AudioFiles: Pieces of a Dream

Building audio gear from a kit saves bucks and doubles the fun

In a time when the hottest thing in audio is digitally tuned, Internet-connected voice-command speakers, it might seem impossible for anyone without an engineering degree to build an audio product. But not only is it possible, it’s even easier than it was in the Kind of Blue era, when building your own gear was more commonplace. Today, there are innumerable DIY audio kit providers that sell through the Internet, as well as plenty of online sources for how-to advice.

Why build a kit instead of buying a finished product? There are many reasons. First and foremost, audio kits tend to be much less expensive. Many kits are cool, boutique-y items that aren’t available as finished products. Kits often allow for some degree of customization, either in the circuitry or in the enclosure that holds the product. And last but certainly not least is the satisfaction you get from constructing and listening to gear you’ve built yourself.

Learning the Standards

Of course, you’ll get that satisfaction only if the assembled product actually works. And that depends on your skill and patience, on the difficulty of the kit you’ve chosen and on the quality of the kit-maker’s documentation.

At a bare minimum, you’ll need to be able to solder, the process through which most electrical connections are made. It’s not especially difficult; many 13-year-olds can make perfectly good solder joints. Nor is it expensive, because a $20 soldering kit will work for almost any audio assembly task. If you read up on proper soldering technique and practice for as long as it takes to listen to A Love Supreme, you’ll probably do OK.

You also need to understand schematics, the diagrams that show how the components in an electrical circuit connect. This is another relatively simple task that teenagers routinely master. Google “reading schematics” to learn how; the SparkFun website has a particularly good tutorial.

Finally, you’ll need a few extra tools, including small needle-nose pliers, a good set of wire strippers, a few screwdrivers and a digital multimeter for reading voltage levels and testing your connections. Depending on what you’re building, you might also need a drill with bits, a sander and various woodworking tools.

Starting Out Simple

So, what kinds of kits are out there? All sorts. The big variables are how much work and knowledge they require, and how many extra parts you’ll need to complete the product.

The least-expensive kits often require the most knowledge on your part. These usually consist of a bunch of parts you solder into a circuit board. Many such kits are available from Velleman and other companies, for components including audio preamps, phono preamps and power amps. With these, the user typically must supply the knobs and switches, the input and output connectors and an enclosure to mount it all in.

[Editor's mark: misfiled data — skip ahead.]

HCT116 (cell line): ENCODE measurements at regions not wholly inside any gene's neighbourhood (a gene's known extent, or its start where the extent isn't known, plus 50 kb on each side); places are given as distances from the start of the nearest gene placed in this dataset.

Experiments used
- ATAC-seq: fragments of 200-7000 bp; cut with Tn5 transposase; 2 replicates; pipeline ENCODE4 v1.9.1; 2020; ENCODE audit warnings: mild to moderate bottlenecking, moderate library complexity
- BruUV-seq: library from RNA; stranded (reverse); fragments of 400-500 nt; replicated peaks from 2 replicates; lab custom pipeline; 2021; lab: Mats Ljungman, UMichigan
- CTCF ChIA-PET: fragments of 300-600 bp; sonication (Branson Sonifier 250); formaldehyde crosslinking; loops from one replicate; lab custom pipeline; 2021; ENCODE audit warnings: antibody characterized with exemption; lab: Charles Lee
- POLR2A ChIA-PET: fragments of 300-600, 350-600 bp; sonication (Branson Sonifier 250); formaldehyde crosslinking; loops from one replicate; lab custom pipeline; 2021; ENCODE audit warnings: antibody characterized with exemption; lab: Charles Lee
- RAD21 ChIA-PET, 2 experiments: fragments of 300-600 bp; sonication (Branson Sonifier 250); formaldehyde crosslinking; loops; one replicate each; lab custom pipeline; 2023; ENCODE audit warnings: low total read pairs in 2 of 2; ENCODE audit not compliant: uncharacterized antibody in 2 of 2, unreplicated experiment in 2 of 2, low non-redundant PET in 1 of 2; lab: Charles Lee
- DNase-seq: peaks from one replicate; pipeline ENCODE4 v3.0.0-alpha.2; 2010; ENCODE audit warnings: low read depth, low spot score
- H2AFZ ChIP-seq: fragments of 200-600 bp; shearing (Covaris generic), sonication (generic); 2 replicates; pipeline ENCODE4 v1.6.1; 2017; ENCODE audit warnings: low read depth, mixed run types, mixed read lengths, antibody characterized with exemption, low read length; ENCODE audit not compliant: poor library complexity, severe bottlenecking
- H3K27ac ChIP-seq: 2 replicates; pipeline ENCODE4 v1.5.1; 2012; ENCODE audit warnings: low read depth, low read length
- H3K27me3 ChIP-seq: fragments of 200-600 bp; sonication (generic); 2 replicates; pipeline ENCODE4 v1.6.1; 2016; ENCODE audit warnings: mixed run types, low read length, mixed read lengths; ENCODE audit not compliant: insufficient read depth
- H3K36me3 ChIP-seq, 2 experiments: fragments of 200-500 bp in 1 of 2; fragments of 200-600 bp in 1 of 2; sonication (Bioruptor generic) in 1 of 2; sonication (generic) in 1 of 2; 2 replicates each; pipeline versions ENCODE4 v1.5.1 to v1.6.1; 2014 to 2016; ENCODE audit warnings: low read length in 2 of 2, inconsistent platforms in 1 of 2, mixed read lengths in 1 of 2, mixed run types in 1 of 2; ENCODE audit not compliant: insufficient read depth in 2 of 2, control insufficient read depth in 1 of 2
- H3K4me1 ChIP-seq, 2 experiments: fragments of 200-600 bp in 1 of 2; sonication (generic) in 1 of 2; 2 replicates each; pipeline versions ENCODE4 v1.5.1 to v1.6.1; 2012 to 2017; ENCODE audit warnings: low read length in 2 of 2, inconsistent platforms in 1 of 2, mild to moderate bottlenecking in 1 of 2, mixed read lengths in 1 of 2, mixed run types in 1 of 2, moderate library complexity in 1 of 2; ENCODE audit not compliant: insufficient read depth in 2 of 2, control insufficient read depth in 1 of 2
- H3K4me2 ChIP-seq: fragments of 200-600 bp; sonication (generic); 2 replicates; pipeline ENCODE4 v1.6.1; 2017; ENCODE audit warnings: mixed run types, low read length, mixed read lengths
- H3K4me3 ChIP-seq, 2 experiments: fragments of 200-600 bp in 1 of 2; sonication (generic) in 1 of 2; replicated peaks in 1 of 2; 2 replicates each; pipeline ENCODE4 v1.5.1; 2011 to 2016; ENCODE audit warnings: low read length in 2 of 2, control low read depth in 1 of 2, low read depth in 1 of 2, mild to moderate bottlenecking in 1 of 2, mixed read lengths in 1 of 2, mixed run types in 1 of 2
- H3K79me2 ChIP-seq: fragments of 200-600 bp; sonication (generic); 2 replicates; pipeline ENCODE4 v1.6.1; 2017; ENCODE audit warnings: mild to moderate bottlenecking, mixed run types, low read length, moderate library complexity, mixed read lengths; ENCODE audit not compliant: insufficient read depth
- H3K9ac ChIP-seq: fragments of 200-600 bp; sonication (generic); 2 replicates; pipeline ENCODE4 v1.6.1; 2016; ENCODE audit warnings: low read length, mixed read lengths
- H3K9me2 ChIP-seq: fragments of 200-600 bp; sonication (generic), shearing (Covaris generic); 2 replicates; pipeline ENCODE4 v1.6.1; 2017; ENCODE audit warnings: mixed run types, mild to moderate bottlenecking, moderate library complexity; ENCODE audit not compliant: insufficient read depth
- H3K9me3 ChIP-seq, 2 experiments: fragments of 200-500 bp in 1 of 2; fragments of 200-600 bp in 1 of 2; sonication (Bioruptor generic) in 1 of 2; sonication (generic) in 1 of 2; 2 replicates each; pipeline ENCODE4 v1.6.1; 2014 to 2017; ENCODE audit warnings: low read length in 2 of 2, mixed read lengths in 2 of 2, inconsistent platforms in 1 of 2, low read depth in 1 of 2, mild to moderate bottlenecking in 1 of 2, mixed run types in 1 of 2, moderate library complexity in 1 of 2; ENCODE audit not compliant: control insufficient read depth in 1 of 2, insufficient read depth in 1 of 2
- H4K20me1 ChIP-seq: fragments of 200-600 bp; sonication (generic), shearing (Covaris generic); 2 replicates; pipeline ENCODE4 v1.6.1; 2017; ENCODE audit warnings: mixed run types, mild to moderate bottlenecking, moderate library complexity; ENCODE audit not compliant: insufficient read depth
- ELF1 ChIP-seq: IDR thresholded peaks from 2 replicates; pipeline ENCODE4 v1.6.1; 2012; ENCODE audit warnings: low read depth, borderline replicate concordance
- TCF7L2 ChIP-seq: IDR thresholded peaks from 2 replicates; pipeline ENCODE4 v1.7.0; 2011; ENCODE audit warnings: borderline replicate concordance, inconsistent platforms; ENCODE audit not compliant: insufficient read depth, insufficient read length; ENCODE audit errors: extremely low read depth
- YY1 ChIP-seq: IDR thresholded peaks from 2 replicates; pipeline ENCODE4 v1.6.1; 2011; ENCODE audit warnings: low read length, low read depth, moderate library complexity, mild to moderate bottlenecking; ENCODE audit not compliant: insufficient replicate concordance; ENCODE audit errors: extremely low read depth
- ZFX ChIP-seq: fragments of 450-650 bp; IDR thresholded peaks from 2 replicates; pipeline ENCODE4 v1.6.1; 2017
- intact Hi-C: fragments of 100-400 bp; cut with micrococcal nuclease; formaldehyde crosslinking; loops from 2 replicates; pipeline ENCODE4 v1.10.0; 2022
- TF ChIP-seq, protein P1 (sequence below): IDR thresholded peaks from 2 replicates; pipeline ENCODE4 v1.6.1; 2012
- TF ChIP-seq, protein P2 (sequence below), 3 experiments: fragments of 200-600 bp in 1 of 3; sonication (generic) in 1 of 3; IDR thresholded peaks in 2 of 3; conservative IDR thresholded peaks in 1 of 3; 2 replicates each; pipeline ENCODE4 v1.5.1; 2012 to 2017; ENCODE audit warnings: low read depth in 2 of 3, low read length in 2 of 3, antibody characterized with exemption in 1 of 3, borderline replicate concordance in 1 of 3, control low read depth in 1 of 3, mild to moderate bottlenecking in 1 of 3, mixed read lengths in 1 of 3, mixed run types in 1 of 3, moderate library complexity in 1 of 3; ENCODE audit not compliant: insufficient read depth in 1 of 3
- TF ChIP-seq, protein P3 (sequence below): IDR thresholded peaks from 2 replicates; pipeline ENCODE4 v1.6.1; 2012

A better option for the first-time kit builder comes from Bottlehead, a company whose name relates to its focus on vacuum-tube audio gear. The company’s $99 Quickie 1.1 tube preamp is a great place to start. The Quickie 1.1 is comfortingly simple, with just two tubes and a handful of parts, all powered by two D cells and four 9-volt batteries. Everything you need is included, and the instruction manual is exceptionally clear and easy to understand. I built the original Quickie in one evening, and was shocked to find that it sounded almost as good, and tested nearly as well, as the preamp section in my $2,500 integrated amplifier. The basic Quickie 1.1 is built on a plastic plate; a handsome wooden base costs $40 extra, or you can build your own. Bottlehead offers many other kits for preamps, power amps and headphone amps, at prices extending to about $2,000.

Speakers are another great place to get started in audio kit-building. Many speaker and subwoofer kits are available from Madisound, Parts Express and other companies. A speaker kit may or may not include cabinets (which can be assembled or unassembled, finished or unfinished), and it may or may not include all the parts you need.

I recently built Parts Express’ Overnight Sensations, two 9-inch-high bookshelf speakers with 4-inch woofers and 3/4-inch tweeters. The kit for a pair of Overnight Sensations cost just $118, although I had to spend an extra $20 for speaker-cable connectors, circuit boards and internal wiring. I spent about six hours assembling the speakers, including gluing and sanding the cabinets, building the crossover circuits, wiring the parts and covering the cabinets in a whimsical flower-patterned fleece fabric (an option you’ll rarely see offered on a ready-to-play speaker). Combined with an inexpensive Pioneer subwoofer and a $199 Onkyo stereo receiver, my new speakers deliver an impressively natural tonality and a huge stereo soundstage. And the fact that I built them myself made my original pressing of Jimmy Smith’s The Sermon! sound just a tad better than it did before.

Brent Butterworth

Brent Butterworth has been a professional audio journalist since 1989, and has evaluated and measured thousands of audio products. He is currently a writer at Wirecutter and editor of the SoundStage Solo headphone site; served as an editor at such magazines as Sound & Vision and Home Theater; and worked as marketing director for Dolby Laboratories. He also plays double bass with several jazz groups in Los Angeles.